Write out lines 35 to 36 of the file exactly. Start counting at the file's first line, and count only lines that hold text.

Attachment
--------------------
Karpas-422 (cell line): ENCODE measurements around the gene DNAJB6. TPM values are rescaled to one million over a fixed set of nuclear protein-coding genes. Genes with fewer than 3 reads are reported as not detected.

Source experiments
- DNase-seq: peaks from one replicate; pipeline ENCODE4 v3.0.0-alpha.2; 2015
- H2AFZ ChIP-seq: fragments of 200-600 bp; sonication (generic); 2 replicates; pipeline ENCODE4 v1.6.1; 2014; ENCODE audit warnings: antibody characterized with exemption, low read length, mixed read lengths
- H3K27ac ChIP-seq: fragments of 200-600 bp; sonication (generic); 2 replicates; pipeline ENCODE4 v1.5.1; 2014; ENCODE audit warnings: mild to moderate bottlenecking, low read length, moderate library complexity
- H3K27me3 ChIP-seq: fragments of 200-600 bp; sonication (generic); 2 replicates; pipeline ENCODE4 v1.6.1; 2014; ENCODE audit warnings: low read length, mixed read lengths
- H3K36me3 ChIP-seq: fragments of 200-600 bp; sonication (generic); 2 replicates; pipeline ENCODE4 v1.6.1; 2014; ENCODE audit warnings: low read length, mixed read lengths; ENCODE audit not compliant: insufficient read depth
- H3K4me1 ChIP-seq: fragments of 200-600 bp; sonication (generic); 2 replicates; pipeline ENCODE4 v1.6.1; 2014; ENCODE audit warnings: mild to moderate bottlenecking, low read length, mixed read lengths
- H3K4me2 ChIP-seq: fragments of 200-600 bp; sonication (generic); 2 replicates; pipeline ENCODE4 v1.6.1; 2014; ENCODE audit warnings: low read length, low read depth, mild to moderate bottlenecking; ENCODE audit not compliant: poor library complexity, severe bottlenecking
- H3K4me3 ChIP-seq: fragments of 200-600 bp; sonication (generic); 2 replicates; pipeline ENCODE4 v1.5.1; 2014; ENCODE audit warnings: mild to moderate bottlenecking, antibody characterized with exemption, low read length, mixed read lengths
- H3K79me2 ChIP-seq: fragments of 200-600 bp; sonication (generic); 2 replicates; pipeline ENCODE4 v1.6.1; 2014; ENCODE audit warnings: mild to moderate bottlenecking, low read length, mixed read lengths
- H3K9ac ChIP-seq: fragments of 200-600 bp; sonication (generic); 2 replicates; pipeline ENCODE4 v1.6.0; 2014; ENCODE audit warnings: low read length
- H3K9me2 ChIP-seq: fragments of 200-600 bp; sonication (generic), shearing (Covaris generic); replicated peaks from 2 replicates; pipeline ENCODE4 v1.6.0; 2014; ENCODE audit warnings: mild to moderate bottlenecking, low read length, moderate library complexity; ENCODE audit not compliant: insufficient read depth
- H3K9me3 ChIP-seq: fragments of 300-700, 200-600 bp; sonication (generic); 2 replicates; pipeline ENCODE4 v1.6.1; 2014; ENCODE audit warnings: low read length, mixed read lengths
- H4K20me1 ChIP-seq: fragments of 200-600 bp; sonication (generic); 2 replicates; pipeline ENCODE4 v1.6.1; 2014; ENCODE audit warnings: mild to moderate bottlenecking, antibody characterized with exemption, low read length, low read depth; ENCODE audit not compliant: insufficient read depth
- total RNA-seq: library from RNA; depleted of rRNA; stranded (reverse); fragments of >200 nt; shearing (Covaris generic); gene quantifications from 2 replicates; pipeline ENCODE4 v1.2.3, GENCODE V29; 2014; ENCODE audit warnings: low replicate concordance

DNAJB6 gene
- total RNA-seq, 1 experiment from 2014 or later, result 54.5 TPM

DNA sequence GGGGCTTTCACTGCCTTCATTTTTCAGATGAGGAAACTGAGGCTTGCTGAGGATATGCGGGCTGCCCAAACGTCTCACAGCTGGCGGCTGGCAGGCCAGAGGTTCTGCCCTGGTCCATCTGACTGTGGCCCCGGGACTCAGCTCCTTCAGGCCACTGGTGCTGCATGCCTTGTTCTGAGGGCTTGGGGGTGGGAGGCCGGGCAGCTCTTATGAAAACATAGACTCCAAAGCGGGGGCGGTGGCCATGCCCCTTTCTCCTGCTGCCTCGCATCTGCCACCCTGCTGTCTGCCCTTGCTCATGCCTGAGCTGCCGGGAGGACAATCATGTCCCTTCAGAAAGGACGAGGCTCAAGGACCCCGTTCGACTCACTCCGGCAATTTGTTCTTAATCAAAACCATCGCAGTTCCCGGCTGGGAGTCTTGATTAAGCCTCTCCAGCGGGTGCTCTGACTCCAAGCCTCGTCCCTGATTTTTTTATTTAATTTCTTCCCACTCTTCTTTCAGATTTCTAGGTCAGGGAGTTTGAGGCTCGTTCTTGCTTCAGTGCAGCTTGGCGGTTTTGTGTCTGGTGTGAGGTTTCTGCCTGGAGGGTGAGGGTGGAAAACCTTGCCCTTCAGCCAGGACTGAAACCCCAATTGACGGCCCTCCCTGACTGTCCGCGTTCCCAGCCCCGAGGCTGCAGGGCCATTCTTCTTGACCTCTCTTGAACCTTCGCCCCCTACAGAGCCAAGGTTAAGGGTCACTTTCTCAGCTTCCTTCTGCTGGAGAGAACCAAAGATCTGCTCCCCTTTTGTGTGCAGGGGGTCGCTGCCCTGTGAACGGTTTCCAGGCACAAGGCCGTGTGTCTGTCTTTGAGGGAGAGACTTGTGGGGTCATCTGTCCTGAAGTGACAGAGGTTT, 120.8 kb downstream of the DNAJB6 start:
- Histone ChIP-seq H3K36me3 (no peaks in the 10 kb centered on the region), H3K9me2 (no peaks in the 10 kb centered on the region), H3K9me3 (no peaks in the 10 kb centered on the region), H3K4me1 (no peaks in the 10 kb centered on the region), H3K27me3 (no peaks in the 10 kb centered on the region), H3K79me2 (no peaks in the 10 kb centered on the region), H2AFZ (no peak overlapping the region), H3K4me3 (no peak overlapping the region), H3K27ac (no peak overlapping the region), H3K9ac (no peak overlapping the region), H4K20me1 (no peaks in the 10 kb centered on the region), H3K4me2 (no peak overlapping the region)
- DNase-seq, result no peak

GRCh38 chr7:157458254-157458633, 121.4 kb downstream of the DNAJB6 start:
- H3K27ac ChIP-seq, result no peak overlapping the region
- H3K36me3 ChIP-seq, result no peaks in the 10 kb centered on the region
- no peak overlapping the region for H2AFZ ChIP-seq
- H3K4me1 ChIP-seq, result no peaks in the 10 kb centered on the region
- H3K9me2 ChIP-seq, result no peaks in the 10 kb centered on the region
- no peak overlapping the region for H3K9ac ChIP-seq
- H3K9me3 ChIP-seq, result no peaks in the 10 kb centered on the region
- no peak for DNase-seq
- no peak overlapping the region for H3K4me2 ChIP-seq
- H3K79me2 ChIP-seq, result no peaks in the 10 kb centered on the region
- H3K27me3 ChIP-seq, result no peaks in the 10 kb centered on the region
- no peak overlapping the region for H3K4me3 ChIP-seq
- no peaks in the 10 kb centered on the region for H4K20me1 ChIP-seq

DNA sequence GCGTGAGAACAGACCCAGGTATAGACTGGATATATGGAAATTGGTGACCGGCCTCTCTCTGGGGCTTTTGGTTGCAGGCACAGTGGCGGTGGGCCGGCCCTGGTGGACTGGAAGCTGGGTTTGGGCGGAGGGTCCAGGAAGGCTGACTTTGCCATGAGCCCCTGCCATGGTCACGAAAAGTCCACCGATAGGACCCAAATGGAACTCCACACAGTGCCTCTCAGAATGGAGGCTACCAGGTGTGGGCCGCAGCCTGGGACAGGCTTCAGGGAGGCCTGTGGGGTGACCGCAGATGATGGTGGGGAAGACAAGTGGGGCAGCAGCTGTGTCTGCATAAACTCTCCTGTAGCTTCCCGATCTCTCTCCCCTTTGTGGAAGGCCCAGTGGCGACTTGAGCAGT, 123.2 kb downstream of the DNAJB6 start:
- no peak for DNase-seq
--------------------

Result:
- no peaks in the 10 kb centered on the region for H4K20me1 ChIP-seq

DNA sequence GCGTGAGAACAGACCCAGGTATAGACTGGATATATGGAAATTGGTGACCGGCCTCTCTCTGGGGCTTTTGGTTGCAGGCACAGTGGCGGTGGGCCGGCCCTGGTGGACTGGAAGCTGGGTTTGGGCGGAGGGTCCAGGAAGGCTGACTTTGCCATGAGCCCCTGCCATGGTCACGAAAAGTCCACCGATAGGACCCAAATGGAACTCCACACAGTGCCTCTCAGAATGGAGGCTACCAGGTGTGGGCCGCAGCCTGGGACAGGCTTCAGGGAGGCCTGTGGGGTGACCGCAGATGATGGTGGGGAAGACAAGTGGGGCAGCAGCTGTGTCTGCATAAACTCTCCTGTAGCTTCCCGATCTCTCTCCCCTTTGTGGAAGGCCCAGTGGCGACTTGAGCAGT, 123.2 kb downstream of the DNAJB6 start: